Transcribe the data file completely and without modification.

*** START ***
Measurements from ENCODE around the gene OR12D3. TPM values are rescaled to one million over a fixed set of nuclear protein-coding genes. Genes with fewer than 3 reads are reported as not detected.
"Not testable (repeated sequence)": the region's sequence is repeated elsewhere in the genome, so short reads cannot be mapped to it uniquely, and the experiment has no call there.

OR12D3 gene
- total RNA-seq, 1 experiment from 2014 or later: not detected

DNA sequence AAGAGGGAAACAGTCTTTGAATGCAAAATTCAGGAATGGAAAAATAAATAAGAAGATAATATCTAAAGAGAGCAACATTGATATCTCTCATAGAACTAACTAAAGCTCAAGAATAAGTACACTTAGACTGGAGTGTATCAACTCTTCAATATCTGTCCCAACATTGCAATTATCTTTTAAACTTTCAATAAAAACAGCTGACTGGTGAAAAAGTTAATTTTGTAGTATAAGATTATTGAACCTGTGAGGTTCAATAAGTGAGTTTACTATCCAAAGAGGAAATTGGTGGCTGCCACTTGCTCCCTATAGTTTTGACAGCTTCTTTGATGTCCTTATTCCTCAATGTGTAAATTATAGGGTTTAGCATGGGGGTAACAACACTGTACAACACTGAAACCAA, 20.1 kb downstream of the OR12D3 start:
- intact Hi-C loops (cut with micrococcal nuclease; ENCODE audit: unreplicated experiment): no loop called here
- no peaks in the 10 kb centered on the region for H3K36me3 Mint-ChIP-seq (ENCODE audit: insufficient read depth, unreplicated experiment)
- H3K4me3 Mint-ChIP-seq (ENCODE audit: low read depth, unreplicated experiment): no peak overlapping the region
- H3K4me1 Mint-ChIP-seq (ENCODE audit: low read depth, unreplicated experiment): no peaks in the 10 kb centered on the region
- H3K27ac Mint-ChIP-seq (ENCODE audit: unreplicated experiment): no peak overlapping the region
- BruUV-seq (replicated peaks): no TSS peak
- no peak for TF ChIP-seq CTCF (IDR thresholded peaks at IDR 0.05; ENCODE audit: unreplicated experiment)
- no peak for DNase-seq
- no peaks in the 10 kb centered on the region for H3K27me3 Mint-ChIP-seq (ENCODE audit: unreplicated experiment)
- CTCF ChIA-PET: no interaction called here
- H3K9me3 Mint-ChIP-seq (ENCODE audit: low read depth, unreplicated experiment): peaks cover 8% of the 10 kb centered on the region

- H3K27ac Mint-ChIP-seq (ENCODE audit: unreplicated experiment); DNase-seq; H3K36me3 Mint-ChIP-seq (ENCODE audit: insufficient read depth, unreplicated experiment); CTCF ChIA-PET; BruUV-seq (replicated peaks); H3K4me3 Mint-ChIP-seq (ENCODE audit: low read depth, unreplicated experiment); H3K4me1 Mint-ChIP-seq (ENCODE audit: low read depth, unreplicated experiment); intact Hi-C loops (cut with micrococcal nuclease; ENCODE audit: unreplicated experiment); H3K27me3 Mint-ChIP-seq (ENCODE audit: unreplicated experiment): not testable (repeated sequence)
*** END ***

Measurements from ENCODE around the gene OR12D3. TPM values are rescaled to one million over a fixed set of nuclear protein-coding genes. Genes with fewer than 3 reads are reported as not detected.
"Not testable (repeated sequence)": the region's sequence is repeated elsewhere in the genome, so short reads cannot be mapped to it uniquely, and the experiment has no call there.

OR12D3 gene
- total RNA-seq, 1 experiment from 2014 or later: not detected

DNA sequence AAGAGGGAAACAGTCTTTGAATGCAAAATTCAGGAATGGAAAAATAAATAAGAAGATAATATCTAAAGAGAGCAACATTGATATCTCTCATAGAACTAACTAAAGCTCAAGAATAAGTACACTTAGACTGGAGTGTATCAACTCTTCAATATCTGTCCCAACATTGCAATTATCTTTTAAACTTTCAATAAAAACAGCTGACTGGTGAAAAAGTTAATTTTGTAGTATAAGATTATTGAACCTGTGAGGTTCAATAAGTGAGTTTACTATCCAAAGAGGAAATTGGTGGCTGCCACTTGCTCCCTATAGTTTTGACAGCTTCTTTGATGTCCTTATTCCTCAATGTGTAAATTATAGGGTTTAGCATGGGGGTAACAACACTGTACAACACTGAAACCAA, 20.1 kb downstream of the OR12D3 start:
- intact Hi-C loops (cut with micrococcal nuclease; ENCODE audit: unreplicated experiment): no loop called here
- no peaks in the 10 kb centered on the region for H3K36me3 Mint-ChIP-seq (ENCODE audit: insufficient read depth, unreplicated experiment)
- H3K4me3 Mint-ChIP-seq (ENCODE audit: low read depth, unreplicated experiment): no peak overlapping the region
- H3K4me1 Mint-ChIP-seq (ENCODE audit: low read depth, unreplicated experiment): no peaks in the 10 kb centered on the region
- H3K27ac Mint-ChIP-seq (ENCODE audit: unreplicated experiment): no peak overlapping the region
- BruUV-seq (replicated peaks): no TSS peak
- no peak for TF ChIP-seq CTCF (IDR thresholded peaks at IDR 0.05; ENCODE audit: unreplicated experiment)
- no peak for DNase-seq
- no peaks in the 10 kb centered on the region for H3K27me3 Mint-ChIP-seq (ENCODE audit: unreplicated experiment)
- CTCF ChIA-PET: no interaction called here
- H3K9me3 Mint-ChIP-seq (ENCODE audit: low read depth, unreplicated experiment): peaks cover 8% of the 10 kb centered on the region

- H3K27ac Mint-ChIP-seq (ENCODE audit: unreplicated experiment); DNase-seq; H3K36me3 Mint-ChIP-seq (ENCODE audit: insufficient read depth, unreplicated experiment); CTCF ChIA-PET; BruUV-seq (replicated peaks); H3K4me3 Mint-ChIP-seq (ENCODE audit: low read depth, unreplicated experiment); H3K4me1 Mint-ChIP-seq (ENCODE audit: low read depth, unreplicated experiment); intact Hi-C loops (cut with micrococcal nuclease; ENCODE audit: unreplicated experiment); H3K27me3 Mint-ChIP-seq (ENCODE audit: unreplicated experiment): not testable (repeated sequence)